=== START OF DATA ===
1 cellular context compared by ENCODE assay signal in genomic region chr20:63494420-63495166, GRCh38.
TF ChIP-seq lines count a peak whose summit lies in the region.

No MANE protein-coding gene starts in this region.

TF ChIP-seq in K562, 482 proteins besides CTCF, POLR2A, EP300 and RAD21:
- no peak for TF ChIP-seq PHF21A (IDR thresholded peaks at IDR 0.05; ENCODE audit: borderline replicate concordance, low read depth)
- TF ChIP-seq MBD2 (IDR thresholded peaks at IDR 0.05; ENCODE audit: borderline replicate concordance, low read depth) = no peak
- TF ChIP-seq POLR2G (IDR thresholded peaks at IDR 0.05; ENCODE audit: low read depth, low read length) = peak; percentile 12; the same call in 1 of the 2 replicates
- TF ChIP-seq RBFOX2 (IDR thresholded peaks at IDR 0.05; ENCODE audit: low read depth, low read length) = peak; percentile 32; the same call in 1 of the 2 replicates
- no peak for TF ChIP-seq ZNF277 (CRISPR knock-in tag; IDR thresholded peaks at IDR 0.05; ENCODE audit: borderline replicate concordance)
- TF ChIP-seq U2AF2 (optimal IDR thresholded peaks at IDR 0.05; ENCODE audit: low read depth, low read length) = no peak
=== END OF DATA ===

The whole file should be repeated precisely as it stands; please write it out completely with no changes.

1 cellular context compared by ENCODE assay signal in genomic region chr20:63494420-63495166, GRCh38.
TF ChIP-seq lines count a peak whose summit lies in the region.

No MANE protein-coding gene starts in this region.

TF ChIP-seq in K562, 482 proteins besides CTCF, POLR2A, EP300 and RAD21:
- no peak for TF ChIP-seq PHF21A (IDR thresholded peaks at IDR 0.05; ENCODE audit: borderline replicate concordance, low read depth)
- TF ChIP-seq MBD2 (IDR thresholded peaks at IDR 0.05; ENCODE audit: borderline replicate concordance, low read depth) = no peak
- TF ChIP-seq POLR2G (IDR thresholded peaks at IDR 0.05; ENCODE audit: low read depth, low read length) = peak; percentile 12; the same call in 1 of the 2 replicates
- TF ChIP-seq RBFOX2 (IDR thresholded peaks at IDR 0.05; ENCODE audit: low read depth, low read length) = peak; percentile 32; the same call in 1 of the 2 replicates
- no peak for TF ChIP-seq ZNF277 (CRISPR knock-in tag; IDR thresholded peaks at IDR 0.05; ENCODE audit: borderline replicate concordance)
- TF ChIP-seq U2AF2 (optimal IDR thresholded peaks at IDR 0.05; ENCODE audit: low read depth, low read length) = no peak